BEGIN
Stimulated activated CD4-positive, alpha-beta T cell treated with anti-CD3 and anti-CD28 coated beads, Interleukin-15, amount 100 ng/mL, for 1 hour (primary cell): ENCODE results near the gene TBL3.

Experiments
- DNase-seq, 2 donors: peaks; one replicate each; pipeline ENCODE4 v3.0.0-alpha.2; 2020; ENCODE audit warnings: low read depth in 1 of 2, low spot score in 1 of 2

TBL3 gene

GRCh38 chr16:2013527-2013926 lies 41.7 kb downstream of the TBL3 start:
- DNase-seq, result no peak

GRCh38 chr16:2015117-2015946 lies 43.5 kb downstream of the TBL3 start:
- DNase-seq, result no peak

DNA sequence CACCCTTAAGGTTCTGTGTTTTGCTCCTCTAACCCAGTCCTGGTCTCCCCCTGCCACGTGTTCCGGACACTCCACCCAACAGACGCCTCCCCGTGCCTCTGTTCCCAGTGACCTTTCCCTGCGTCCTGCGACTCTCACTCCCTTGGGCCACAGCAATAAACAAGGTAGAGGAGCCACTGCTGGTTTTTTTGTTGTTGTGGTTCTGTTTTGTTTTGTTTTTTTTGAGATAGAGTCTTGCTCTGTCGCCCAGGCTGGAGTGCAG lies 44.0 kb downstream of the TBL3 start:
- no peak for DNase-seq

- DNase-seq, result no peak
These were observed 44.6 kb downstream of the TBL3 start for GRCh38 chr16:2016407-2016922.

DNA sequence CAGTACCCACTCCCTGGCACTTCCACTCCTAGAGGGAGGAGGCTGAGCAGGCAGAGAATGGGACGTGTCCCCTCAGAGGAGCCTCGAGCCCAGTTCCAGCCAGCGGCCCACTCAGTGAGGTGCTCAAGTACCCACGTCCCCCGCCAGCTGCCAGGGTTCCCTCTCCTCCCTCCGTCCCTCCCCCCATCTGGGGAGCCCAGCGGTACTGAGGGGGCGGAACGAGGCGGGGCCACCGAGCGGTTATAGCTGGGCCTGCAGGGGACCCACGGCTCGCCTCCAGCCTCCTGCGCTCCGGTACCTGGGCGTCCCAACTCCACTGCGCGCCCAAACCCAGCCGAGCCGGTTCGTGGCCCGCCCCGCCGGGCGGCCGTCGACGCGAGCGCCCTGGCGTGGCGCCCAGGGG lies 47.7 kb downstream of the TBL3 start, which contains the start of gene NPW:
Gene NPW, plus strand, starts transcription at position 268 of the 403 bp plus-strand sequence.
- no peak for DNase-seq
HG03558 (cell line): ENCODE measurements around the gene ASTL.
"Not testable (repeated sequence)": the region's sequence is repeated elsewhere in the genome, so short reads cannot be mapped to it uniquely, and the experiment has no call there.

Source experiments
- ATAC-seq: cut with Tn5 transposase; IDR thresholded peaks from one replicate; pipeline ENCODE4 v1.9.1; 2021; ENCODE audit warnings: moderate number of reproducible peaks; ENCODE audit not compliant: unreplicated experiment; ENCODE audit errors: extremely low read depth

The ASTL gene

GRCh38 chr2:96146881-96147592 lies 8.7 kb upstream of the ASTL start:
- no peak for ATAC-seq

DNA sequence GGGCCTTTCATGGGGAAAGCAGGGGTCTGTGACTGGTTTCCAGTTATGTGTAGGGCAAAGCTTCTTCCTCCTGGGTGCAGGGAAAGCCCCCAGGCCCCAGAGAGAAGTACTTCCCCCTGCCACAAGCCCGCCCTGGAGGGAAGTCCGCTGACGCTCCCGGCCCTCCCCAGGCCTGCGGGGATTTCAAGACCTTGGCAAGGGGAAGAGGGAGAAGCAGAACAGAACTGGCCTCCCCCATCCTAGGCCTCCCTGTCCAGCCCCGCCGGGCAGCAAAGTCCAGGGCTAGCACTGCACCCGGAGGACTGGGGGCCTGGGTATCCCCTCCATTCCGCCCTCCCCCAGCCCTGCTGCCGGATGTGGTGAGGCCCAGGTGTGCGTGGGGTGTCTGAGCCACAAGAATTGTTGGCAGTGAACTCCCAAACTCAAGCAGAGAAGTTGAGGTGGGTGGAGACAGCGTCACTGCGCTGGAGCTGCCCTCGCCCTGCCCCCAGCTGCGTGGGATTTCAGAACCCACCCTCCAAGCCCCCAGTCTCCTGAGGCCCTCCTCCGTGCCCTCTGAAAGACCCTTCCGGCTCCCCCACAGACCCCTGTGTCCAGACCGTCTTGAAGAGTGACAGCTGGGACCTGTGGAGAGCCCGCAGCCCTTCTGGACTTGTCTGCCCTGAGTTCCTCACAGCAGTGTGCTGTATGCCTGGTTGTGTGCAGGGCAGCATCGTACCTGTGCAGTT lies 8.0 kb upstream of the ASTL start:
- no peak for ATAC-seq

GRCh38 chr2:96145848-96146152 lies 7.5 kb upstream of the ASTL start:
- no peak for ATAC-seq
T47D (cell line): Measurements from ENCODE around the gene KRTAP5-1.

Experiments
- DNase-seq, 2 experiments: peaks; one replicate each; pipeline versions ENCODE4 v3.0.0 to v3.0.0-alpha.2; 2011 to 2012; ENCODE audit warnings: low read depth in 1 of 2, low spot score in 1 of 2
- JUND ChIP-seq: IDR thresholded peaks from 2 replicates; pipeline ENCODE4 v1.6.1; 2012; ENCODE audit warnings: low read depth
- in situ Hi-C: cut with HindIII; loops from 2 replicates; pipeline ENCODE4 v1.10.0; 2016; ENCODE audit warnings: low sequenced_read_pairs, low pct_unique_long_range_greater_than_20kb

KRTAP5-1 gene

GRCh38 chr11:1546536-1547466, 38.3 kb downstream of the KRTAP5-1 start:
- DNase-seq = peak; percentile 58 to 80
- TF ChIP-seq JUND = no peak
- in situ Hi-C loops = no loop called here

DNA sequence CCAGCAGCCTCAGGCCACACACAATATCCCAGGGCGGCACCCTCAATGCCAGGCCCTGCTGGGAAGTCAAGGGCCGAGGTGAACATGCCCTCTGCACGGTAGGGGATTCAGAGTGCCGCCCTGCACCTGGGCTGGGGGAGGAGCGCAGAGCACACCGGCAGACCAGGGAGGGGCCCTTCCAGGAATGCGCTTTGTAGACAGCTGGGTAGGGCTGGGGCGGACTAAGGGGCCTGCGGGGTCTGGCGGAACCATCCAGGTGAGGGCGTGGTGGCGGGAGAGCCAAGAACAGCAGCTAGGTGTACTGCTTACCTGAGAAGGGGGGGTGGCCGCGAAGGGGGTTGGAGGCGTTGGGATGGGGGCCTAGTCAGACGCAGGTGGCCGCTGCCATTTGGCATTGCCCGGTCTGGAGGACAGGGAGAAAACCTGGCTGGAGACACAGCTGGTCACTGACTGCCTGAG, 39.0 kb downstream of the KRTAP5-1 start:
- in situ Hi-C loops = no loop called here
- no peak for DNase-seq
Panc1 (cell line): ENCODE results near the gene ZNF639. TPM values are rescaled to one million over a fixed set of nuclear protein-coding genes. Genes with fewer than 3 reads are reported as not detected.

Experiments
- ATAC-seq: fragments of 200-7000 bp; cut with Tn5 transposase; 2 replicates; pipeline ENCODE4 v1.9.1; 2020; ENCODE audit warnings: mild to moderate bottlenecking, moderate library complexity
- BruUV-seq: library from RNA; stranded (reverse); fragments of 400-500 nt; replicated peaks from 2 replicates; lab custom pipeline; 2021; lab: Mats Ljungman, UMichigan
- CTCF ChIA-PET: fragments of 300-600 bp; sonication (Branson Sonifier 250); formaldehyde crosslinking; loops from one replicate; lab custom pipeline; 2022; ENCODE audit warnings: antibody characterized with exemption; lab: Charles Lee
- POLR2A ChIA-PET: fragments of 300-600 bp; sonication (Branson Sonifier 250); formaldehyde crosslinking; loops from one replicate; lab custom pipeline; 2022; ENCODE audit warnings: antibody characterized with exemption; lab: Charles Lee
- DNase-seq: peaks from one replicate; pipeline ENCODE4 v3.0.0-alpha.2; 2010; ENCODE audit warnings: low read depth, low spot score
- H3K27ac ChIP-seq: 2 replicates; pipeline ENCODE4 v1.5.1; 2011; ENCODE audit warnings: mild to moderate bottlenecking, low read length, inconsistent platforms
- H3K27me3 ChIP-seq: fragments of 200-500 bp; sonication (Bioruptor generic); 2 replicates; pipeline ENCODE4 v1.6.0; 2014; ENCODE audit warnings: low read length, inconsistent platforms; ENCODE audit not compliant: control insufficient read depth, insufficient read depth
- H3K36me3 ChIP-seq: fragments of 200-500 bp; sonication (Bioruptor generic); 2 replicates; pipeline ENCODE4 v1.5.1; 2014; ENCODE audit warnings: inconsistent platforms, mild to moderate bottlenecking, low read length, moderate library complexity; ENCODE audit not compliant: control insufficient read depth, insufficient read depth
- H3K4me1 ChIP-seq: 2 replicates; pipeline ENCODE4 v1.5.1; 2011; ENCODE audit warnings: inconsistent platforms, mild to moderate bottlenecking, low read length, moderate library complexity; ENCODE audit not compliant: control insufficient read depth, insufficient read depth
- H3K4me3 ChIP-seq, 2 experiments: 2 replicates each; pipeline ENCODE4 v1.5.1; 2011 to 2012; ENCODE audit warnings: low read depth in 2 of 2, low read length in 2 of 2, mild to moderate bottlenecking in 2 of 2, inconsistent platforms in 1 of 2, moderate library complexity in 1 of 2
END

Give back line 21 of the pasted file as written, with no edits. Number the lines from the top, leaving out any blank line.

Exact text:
GRCh38 chr2:96146881-96147592 lies 8.7 kb upstream of the ASTL start: